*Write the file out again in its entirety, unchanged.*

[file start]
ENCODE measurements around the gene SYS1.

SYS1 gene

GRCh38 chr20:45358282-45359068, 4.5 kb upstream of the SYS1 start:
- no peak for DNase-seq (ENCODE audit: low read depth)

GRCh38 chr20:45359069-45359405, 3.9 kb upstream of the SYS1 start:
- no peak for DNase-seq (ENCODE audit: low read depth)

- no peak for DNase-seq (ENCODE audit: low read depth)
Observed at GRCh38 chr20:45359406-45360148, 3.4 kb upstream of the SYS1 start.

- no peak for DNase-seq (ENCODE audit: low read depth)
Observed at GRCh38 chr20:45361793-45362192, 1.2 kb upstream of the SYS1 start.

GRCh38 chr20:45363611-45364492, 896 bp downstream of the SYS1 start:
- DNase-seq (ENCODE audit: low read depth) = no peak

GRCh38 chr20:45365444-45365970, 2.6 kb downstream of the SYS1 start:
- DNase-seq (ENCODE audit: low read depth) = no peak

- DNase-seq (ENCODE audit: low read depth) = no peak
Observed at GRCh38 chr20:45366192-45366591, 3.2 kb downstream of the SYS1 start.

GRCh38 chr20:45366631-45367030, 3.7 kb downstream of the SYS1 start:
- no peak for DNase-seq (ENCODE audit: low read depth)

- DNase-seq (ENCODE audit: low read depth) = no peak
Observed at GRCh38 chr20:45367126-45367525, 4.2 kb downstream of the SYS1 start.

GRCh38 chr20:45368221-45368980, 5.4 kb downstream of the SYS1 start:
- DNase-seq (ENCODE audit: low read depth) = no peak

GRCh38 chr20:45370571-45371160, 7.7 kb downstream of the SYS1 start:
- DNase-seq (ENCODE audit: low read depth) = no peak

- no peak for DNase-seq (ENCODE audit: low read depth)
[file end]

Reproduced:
ENCODE measurements around the gene SYS1.

SYS1 gene

GRCh38 chr20:45358282-45359068, 4.5 kb upstream of the SYS1 start:
- no peak for DNase-seq (ENCODE audit: low read depth)

GRCh38 chr20:45359069-45359405, 3.9 kb upstream of the SYS1 start:
- no peak for DNase-seq (ENCODE audit: low read depth)

- no peak for DNase-seq (ENCODE audit: low read depth)
Observed at GRCh38 chr20:45359406-45360148, 3.4 kb upstream of the SYS1 start.

- no peak for DNase-seq (ENCODE audit: low read depth)
Observed at GRCh38 chr20:45361793-45362192, 1.2 kb upstream of the SYS1 start.

GRCh38 chr20:45363611-45364492, 896 bp downstream of the SYS1 start:
- DNase-seq (ENCODE audit: low read depth) = no peak

GRCh38 chr20:45365444-45365970, 2.6 kb downstream of the SYS1 start:
- DNase-seq (ENCODE audit: low read depth) = no peak

- DNase-seq (ENCODE audit: low read depth) = no peak
Observed at GRCh38 chr20:45366192-45366591, 3.2 kb downstream of the SYS1 start.

GRCh38 chr20:45366631-45367030, 3.7 kb downstream of the SYS1 start:
- no peak for DNase-seq (ENCODE audit: low read depth)

- DNase-seq (ENCODE audit: low read depth) = no peak
Observed at GRCh38 chr20:45367126-45367525, 4.2 kb downstream of the SYS1 start.

GRCh38 chr20:45368221-45368980, 5.4 kb downstream of the SYS1 start:
- DNase-seq (ENCODE audit: low read depth) = no peak

GRCh38 chr20:45370571-45371160, 7.7 kb downstream of the SYS1 start:
- DNase-seq (ENCODE audit: low read depth) = no peak

- no peak for DNase-seq (ENCODE audit: low read depth)